email: tony@lathes.co.uk
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Booth Brothers of Dublin Lathe

Booth Brothers were known for their woodworking tools, treadle-powered grinders and similar devices - but whether some or all of these were manufactured in-house or re-badged from other makers, is not known. However, one of their lathes - a backgeared and screwcutting type (that would also have been available as a simple, plain-turning/wood-lathe type) is known to have been made by Goodwin Engineers of Leek, in Staffordshire. However, it is certain that Booth Brothers did manufacture their own machines, one example looking as though it was of a design current during the period 1860 to 1900. This was, for Ireland, an unusual machine - only two other lathe makers native to the country are known: Kennan & Sons, of Fishamble Street, Dublin - well known for their range of high-quality machines aimed at the amateur market including a number of superb ornamental-turning lathes  - and Sheane Brothers in Wicklow, who produced a very ordinary, plain-turning type.
A simple lathe, devoid of both backgear and screwcutting - and of quite ordinary construction - the genuine Booth Brothers had a centre height of around 4 inches and a between-centres capacity of 20". Mounted on a treadle stand consisting of cast-iron standard under the headstock and tailstock ends of the bed and braced by diagonal rods, it carried, supported on metal extensions to the rear, a usual-for-the-time, full-length wooden tool tray. Capable only of wood turning in its basic form, when fitted with the maker's compound slide rest it became capable light-duty metal and turning - thought a lack of backgear would have limited it's performance on larger-diameter and harder materials.
If any reader has a Booth Brother lathe, other machine by them or literature about the Company (or other Irish machine tools), the writer would be very  interested to hear from you..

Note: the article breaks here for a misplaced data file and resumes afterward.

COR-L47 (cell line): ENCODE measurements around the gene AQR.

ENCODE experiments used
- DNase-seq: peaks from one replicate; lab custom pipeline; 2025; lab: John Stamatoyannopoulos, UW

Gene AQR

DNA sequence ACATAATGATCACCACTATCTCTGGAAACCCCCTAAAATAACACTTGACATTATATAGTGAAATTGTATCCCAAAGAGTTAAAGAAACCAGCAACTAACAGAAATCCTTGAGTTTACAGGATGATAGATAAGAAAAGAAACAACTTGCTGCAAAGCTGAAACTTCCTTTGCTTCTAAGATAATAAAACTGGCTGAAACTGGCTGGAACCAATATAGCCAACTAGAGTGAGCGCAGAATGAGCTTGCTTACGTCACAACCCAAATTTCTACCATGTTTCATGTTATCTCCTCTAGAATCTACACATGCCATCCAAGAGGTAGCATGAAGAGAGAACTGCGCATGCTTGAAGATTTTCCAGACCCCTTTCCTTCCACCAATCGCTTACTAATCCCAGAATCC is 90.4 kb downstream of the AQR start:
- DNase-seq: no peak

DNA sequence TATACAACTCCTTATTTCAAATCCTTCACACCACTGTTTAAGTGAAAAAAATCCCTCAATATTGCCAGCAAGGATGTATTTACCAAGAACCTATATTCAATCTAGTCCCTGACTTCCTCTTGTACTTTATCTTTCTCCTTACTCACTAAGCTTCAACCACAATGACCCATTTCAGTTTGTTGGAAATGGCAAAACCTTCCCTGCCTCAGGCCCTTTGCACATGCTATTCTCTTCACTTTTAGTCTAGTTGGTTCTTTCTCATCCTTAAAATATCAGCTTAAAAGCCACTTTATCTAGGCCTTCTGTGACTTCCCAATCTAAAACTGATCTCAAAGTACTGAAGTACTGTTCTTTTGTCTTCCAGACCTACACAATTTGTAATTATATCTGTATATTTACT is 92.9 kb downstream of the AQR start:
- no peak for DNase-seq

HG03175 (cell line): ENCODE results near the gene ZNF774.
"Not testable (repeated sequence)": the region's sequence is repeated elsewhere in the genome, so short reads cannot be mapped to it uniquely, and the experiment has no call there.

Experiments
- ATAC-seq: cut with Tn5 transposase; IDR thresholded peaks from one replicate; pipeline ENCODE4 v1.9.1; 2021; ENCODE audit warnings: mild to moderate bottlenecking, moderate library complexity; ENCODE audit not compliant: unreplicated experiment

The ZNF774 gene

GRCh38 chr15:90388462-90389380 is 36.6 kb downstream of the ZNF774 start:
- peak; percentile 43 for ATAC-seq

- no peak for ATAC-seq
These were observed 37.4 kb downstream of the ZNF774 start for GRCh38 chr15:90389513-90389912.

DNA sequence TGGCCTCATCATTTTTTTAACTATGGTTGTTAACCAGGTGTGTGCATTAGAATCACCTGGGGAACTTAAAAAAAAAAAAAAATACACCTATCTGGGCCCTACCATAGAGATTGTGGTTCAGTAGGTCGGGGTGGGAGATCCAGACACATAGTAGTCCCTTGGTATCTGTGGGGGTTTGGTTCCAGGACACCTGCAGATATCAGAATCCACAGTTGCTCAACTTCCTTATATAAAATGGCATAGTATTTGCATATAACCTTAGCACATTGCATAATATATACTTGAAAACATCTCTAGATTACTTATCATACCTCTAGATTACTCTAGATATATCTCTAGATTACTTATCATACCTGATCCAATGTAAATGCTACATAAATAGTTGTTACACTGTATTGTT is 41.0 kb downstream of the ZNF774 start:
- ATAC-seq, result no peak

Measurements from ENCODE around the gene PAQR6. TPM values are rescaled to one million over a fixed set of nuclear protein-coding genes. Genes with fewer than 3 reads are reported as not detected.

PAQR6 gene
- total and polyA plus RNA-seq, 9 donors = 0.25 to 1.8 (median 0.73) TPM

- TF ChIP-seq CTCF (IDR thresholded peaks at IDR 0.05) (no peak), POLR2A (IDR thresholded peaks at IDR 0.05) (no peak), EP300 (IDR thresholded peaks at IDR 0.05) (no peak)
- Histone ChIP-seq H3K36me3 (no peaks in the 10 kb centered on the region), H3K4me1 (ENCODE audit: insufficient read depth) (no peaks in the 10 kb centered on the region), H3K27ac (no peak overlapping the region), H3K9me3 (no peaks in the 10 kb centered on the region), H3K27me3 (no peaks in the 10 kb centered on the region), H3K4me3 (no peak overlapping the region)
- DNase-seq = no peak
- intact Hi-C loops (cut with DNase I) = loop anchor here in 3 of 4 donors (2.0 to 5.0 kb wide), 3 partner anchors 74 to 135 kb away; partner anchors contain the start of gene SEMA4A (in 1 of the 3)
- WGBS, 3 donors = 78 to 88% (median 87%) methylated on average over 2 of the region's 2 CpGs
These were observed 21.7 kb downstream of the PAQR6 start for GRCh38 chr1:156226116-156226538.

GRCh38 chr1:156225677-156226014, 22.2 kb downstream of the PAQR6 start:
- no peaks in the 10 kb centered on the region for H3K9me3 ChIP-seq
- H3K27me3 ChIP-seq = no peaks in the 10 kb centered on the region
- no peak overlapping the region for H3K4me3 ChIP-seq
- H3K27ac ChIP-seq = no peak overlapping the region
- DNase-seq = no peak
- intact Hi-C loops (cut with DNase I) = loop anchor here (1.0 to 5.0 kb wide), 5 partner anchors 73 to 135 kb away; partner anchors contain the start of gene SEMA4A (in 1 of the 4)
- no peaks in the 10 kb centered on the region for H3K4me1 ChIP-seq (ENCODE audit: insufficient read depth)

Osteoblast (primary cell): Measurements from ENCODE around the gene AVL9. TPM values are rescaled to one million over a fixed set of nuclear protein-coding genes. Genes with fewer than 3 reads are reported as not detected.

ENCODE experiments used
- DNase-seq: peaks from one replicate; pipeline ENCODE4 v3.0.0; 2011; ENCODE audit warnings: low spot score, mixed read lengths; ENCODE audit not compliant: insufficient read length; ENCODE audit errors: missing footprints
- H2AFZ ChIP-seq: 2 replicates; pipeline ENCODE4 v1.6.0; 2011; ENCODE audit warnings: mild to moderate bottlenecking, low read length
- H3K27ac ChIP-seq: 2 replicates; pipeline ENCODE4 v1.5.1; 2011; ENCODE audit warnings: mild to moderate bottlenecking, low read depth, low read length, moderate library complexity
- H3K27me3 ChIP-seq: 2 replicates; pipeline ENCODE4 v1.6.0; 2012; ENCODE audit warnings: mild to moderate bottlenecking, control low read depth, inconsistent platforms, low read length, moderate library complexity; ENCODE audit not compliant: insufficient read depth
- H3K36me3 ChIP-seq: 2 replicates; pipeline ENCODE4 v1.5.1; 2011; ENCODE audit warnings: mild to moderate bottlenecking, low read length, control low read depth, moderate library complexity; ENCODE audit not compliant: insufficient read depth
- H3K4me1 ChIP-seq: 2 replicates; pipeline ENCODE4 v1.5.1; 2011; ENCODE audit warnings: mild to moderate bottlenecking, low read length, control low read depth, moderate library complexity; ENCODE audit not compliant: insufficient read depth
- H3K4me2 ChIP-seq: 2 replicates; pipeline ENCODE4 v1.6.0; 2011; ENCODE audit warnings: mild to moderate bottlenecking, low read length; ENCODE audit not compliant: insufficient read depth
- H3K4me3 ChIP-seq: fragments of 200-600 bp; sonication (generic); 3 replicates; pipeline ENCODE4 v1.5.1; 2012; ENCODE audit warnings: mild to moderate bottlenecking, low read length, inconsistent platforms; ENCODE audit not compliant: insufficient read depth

A Brown Bothers' 4-inch plain-turning lathe from the mid to late 1800

Advertised as Booth's "swing bar overhead gear" this was an accessory made to fit any make of lathe. The device might have suggested that the company were involved in the manufacture of ornamental turning lathes (where such a fitting was common), though no evidence of this survives. The unit was intended to drive toolpost-mounted high-speed grinding and milling heads, a coil spring held inside the cylindrical housing attached to the headstock-end leg providing the tension necessary to keep the driving ropes tight as the slide rest was moved.
This type of single-post "overhead" (as distinct from the later and more common type with two supporting posts) was introduced early in  the 19th century with, as an example, the English Muckle lathe being shown as an example in Holtzapffel's book and also described in the 1816 book The Turners' Manual (by P. Hamelin-Bergeron) as
a new system lately arrived from England.


A Goodwin lathe carrying a screw-on badge proclaiming "Booth Brothers Dublin"

Typical-for-the-time compound slide rest. The feed screws would have been fitted with (detachable) crank handles


Booth Brothers of Dublin Lathe
email: tony@lathes.co.uk
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